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Privacy, and beauty

We used to have a 2m hedge between our and the neighbours front garden. They cut this down as they redesigned the front garden, and now we have a small dividing wall. I’d like to put something up in between to regain some privacy…. Maybe some large rectangular flowerpots, or if there is a topiary I can put in pots and then cut? 

Would be great to have some ideas!!!

I attach a photo 


  • FairygirlFairygirl Posts: 54,789
    Do you also own the wall? If not, you can't put anything on it. 
    If you do part own it, then you could make rectangular planters, but they'd need to be firmly attached, they'd need good drainage - ie not sitting directly on the wall, and they'd need to be deep/high enough for anything to thrive long term  :)  
    It's a place where beautiful isn't enough of a word....

    I live in west central Scotland - not where that photo is...
  • GardenerSuzeGardenerSuze Posts: 5,620
    edited April 2023
    @RikardS As you may know Box is suffering badly at present both with blight and caterpillar problems. If you are looking for something formal look at Euonymous Jean Hughes or E Green Pillar. Garden Centres are selling mature specimens this year for the first time cones and ball shapes. Just one thing to add is it very cold or windy some were nipped by frost this winter but are recovering. An odd number of pots would work well. Larger pots need less watering but you need pots that are right for the size of your plants. An ultimate height of two thirds the height of the pot works and you will be clipping them. Cover the gravel when clipping as picking up the bits is the worst part.
     Retired Gardener, new build garden, clay soil, South Notts.

    The more I garden the less I know but the more pleasure I get from it. Monty Don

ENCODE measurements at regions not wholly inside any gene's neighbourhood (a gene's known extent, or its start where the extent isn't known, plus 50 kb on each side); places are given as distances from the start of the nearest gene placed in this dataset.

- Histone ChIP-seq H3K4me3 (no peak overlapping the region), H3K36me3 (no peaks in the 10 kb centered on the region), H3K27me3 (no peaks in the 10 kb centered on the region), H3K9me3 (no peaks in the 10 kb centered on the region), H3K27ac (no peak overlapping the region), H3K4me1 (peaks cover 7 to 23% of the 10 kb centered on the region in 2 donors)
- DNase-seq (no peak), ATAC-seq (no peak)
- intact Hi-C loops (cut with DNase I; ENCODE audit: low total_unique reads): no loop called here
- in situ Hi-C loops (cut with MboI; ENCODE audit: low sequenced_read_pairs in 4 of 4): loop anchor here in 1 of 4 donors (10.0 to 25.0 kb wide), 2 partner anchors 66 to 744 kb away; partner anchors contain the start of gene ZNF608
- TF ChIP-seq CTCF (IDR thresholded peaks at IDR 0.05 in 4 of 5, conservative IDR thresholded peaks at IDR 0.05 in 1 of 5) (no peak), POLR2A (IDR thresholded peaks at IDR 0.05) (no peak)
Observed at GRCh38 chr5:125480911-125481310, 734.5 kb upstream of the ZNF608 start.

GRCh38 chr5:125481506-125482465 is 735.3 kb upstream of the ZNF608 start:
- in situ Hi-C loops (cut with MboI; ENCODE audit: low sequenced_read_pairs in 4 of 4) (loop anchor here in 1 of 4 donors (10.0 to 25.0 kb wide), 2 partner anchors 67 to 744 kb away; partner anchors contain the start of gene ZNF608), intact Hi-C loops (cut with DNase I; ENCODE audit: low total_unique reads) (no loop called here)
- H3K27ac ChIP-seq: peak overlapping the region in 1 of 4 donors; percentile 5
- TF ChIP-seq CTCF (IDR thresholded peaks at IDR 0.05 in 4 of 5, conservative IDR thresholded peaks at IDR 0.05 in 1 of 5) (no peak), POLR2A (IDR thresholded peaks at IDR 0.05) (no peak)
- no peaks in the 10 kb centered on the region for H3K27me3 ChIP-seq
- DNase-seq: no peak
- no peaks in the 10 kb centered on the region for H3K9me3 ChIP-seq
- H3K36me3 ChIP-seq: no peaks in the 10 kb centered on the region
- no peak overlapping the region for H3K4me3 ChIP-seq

• RikardSRikardS Posts: 12
    Yes, I do part own it, and don’t expect any issue with the neighbours - they’re nice and friendly. It’s more about finding a solution that is aesthaetic, and offers some privacy (the former hedge was great for me, but grew maintly on their side so it ate up a lot of their space)
  • FairygirlFairygirl Posts: 54,789
    In that case, the plants @GardenerSuze mentions would work. If you wanted something flowering, things like Escallonia might do. It would depend on whether the site is shady or sunny etc. If it's shadier, Osmanthus will be ok. Both are evergreen and can be pruned if necessary.  :)

    I always ask @RikardS because we get regular posts from people who just randomly grow plants on, or attach things to, neighbouring walls and fences without permission, and it can cause a lot of trouble   :)
    It's a place where beautiful isn't enough of a word....

    I live in west central Scotland - not where that photo is...
  • Busy-LizzieBusy-Lizzie Posts: 23,799
    Do you have a back garden too? I was wondering why you want privacy in a small front garden when you have nice friendly neighbours. 

    What about pots of bamboo sat on the gravel?
    Dordogne and Norfolk. Clay in Dordogne, sandy in Norfolk.
  • B3B3 Posts: 27,305
    I would put something in large pots on the gravel too. However, you might need to anchor them in some way in case they disappear.
    In London. Keen but lazy.
  • RikardSRikardS Posts: 12
    why you want privacy in a small front garden when you have nice friendly neighbours

    ** the privacy isn’t towards the neighbours, but towards the sidewalk where ppl are strolling up and down, so having some shrubbery will limit their view into my living room :)
  • clematisdorsetclematisdorset Posts: 1,186
    Could cotoneaster franchetti work? It has been cited as very pollution tolerant (vehicle exhaust fumes etc) .
    Where the Wild Things Are
     ...that is where I would prefer to be...
    COASTAL SOUTHERN ENGLAND...silty-sandy-loam ravaged by wind
  • PlantmindedPlantminded Posts: 3,458
    I'd also put containers on the gravel area.  They could be more substantial than containers on the wall and with more space for root growth you could grow larger plants to provide you with better screening. If you like topiary, consider Laurus nobilis (Bay laurel) and also Privet.
    Wirral. Sandy, free draining soil.

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